Thursday, 23 July 2015

Understanding a Root Canal Procedure

We’ve all heard the jokes and seen the cartoons about terrified patients waiting for a root canal to be done. This may have been true decades ago, but modern technologies and medicine have made it as pain free as getting a filling. Unfortunately, a lack of understanding means that there are still a lot of misconceptions about the procedure. Here’s what you need to know.

Why is a Root Canal Required?

The tooth is made up of the hard outer enamel layer, a second hard layer called dentin and soft tissue at the core. This tissue contains nerves, connective tissue and blood vessels. This is what helps the teeth to develop during the growth stage. When the gets pulp damaged, it may become inflamed due to infection, and be extremely painful, often to the extent of being incapacitating. There could be many possible causes for this inflammation including decay of the outer layers, cracks or chips in the tooth, faulty crowns and repeated dental procedures. Trauma to a tooth, even if there are no visible signs of damage, can also damage the pulp. This inflammation must be treated quickly. Not only does it cause great pain, it can also lead to an abscess forming.

What does a Root Canal involve?

When a root canal procedure is done, the damaged pulp is carefully removed from the inside of the tooth. The empty space is then carefully disinfected and completely cleaned before being sealed with a special filling material. The final stage is restoring the tooth with a filling or crown to protect it from future damage. Once the process is completed, the treated tooth functions like any other. In a fully developed adult tooth the pulp is not essential because the tooth will continue to be nourished by the surrounding tissue.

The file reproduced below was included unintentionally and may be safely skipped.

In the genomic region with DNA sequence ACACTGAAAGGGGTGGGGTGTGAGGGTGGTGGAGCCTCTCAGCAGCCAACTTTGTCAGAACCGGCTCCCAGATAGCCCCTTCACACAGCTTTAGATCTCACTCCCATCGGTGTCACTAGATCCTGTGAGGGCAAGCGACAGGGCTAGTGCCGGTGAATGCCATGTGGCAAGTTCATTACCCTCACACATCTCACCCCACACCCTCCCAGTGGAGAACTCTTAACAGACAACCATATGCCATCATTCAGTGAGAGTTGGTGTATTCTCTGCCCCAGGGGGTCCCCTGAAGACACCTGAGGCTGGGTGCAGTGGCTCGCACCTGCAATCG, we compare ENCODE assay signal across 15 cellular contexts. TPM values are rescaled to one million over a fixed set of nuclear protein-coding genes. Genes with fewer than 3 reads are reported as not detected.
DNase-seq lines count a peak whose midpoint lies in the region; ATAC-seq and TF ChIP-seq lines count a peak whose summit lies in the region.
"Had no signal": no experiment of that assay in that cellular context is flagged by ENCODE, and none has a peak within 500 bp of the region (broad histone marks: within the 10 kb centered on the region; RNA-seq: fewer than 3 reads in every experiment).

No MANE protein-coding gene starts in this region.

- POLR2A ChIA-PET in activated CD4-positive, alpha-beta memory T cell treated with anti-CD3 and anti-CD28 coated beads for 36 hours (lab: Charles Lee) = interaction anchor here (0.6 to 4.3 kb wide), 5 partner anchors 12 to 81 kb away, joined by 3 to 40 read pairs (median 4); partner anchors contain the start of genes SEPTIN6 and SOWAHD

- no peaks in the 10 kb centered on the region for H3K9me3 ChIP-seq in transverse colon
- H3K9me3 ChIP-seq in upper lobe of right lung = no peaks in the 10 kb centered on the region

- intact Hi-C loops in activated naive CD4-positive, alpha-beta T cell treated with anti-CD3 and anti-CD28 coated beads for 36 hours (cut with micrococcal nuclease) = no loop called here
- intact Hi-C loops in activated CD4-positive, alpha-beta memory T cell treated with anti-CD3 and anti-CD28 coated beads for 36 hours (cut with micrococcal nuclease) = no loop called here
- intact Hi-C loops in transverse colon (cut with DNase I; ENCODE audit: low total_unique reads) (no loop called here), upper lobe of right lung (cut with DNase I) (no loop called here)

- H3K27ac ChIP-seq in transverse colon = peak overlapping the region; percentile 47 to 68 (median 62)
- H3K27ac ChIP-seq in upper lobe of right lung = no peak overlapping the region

After the treatment there may be some soreness in the affected area and in the jaw. This normally lasts for just a few days. Medication is prescribed to control any discomfort. Most patients are able to return to work within a few hours of the treatment. It depends a lot on the type of anesthesia used and your overall physical condition.

What are the Benefits?

A root canal procedure does not just stop the pain and abscess formation. It also:

  • Allows for efficient chewing of food.
  • Enables normal biting force and sensation to be retained.
  • Prevents any excess wear or strain on the adjoining teeth that could leads to other dental problems.
  • Keeps the natural appearance of the tooth.
  • Gives you a natural smile.

The major benefit of root canal treatment is that you will be able to retain your natural tooth. If a damaged tooth is extracted, there are possible side effects like the adjoining teeth shifting which could result in those teeth needing treatment, bite problems and so on. Although modern tooth replacements are very good, they can never take the place of your natural teeth.

With proper care and regular preventive dental checkups, teeth that have received root canal treatment can last as long as other teeth and ongoing dental work is rarely required. If your dentist tells you that you need to have a root canal done, there is nothing to worry about or pain to be afraid of.

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